Payday lenders do not ask many questions of applicants -- such as their credit history or reason for the advance -- which makes it easy to borrow money quickly. Such convenience comes with a price, however. In Nebraska, the interest rate for a payday loan can amount to more than 400 percent annually, based on a number of fees. Most borrowers, unable to repay the loans within the two-week deadline, end up having to borrow more -- triggering a cycle of debt.
Consultant Mark Koller says that just 2 percent of Americans who get payday loans pay them off immediately. Nebraskans take an average 212 days to repay this kind of debt. “It’s steep, pretty dicey, and you can fall pretty fast,” he said. He is working with a group in Lincoln that is trying to start an alternative to payday loans. The group has federal permission to move toward creating the city's first low-income credit union. Community Hope Federal Credit Union is seeking $300,000 in donations to use as a financial reserve for serving people who live and work in Lincoln. The credit union will focus on the 12 census tracts in the core of the city, where the adjusted median family income is 80 percent the local average. More than 20 percent are below the federal poverty level.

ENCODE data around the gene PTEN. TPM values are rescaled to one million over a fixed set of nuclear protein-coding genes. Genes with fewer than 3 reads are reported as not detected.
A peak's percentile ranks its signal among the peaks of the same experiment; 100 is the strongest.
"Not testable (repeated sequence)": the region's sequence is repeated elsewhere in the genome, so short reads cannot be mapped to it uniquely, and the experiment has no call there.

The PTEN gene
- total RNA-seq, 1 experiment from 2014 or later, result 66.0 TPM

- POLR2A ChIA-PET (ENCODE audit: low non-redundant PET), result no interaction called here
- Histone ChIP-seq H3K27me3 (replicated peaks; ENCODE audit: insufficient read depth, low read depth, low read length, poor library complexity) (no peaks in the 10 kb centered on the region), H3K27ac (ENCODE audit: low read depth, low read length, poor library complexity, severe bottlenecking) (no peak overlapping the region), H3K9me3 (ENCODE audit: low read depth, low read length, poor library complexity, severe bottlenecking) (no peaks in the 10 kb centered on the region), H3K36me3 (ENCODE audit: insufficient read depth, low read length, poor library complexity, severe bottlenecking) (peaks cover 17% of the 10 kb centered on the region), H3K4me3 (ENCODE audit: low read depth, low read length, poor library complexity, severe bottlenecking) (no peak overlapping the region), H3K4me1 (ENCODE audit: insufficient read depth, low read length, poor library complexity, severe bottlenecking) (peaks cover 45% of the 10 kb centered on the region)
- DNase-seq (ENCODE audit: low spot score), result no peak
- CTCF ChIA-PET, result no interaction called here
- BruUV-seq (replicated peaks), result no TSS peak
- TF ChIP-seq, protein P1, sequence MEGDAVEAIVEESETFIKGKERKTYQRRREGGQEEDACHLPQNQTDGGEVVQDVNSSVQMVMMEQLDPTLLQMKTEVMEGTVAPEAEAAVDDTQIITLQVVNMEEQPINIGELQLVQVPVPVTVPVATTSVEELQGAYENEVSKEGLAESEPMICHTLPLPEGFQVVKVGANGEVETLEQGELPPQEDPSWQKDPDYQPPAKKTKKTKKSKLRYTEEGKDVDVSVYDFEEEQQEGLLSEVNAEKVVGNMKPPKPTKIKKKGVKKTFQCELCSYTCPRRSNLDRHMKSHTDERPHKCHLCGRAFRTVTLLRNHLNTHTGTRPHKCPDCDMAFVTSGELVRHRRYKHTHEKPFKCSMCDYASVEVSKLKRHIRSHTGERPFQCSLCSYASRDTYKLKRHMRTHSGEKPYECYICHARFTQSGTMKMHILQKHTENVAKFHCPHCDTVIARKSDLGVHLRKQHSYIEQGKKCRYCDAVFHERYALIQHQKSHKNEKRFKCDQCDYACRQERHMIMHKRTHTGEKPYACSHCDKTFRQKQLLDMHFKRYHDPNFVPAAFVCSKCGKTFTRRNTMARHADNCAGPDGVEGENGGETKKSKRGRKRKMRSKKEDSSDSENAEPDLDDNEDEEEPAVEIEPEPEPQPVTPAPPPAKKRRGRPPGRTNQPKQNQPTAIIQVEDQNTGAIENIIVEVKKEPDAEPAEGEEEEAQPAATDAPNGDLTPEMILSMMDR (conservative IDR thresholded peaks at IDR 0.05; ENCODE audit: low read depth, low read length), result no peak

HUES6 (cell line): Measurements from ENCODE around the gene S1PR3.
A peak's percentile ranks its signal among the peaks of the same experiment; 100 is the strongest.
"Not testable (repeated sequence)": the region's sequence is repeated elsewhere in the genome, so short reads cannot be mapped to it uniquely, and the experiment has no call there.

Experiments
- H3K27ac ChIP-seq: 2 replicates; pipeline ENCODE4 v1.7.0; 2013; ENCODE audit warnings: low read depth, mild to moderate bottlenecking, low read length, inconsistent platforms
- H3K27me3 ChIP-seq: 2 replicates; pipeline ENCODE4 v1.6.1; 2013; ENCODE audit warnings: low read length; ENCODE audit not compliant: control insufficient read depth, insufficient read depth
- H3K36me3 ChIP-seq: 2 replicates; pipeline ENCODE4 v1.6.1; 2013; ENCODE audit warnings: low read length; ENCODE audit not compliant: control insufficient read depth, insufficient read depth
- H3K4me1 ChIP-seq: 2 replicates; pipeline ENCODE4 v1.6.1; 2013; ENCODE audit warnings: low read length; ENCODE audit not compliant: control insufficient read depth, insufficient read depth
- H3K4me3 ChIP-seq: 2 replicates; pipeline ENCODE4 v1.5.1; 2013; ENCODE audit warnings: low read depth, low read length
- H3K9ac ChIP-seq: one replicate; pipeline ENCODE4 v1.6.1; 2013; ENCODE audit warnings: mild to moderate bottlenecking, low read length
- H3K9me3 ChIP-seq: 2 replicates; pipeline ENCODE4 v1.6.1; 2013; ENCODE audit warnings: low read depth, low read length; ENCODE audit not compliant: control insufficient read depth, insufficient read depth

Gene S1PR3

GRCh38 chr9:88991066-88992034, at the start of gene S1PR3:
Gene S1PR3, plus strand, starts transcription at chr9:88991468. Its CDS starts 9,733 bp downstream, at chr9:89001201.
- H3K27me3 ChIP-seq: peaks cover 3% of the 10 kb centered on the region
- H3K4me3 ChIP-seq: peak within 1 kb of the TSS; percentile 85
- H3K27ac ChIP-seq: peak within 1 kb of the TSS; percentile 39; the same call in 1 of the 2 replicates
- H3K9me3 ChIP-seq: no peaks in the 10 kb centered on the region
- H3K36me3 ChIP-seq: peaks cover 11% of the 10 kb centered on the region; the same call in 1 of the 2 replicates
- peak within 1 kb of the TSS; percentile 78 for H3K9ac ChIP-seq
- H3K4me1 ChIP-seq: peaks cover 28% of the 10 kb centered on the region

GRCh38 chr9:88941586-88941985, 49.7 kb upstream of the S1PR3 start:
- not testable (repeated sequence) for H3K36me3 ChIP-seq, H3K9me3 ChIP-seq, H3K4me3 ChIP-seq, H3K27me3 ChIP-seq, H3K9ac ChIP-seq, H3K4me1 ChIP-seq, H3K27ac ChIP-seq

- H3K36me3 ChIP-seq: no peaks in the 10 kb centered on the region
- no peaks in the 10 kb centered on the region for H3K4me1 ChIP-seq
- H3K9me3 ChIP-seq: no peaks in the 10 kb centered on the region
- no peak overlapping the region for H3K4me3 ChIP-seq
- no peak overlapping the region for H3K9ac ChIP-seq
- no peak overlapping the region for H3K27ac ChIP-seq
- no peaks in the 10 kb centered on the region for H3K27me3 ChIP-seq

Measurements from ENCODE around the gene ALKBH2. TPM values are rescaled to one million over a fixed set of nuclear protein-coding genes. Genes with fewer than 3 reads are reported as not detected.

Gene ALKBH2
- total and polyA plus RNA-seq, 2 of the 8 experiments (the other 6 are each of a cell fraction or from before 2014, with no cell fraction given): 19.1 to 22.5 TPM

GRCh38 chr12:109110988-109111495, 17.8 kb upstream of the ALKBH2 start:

Once chartered by the National Credit Union Administration, Community Hope would be an independent entity with its own board. The credit union would offer loans of up to $5,000, and provide financial literacy education that includes budgeting, saving on a limited income, and homeownership. Instead of two-week loans, the credit union could make loans for six or 12 months.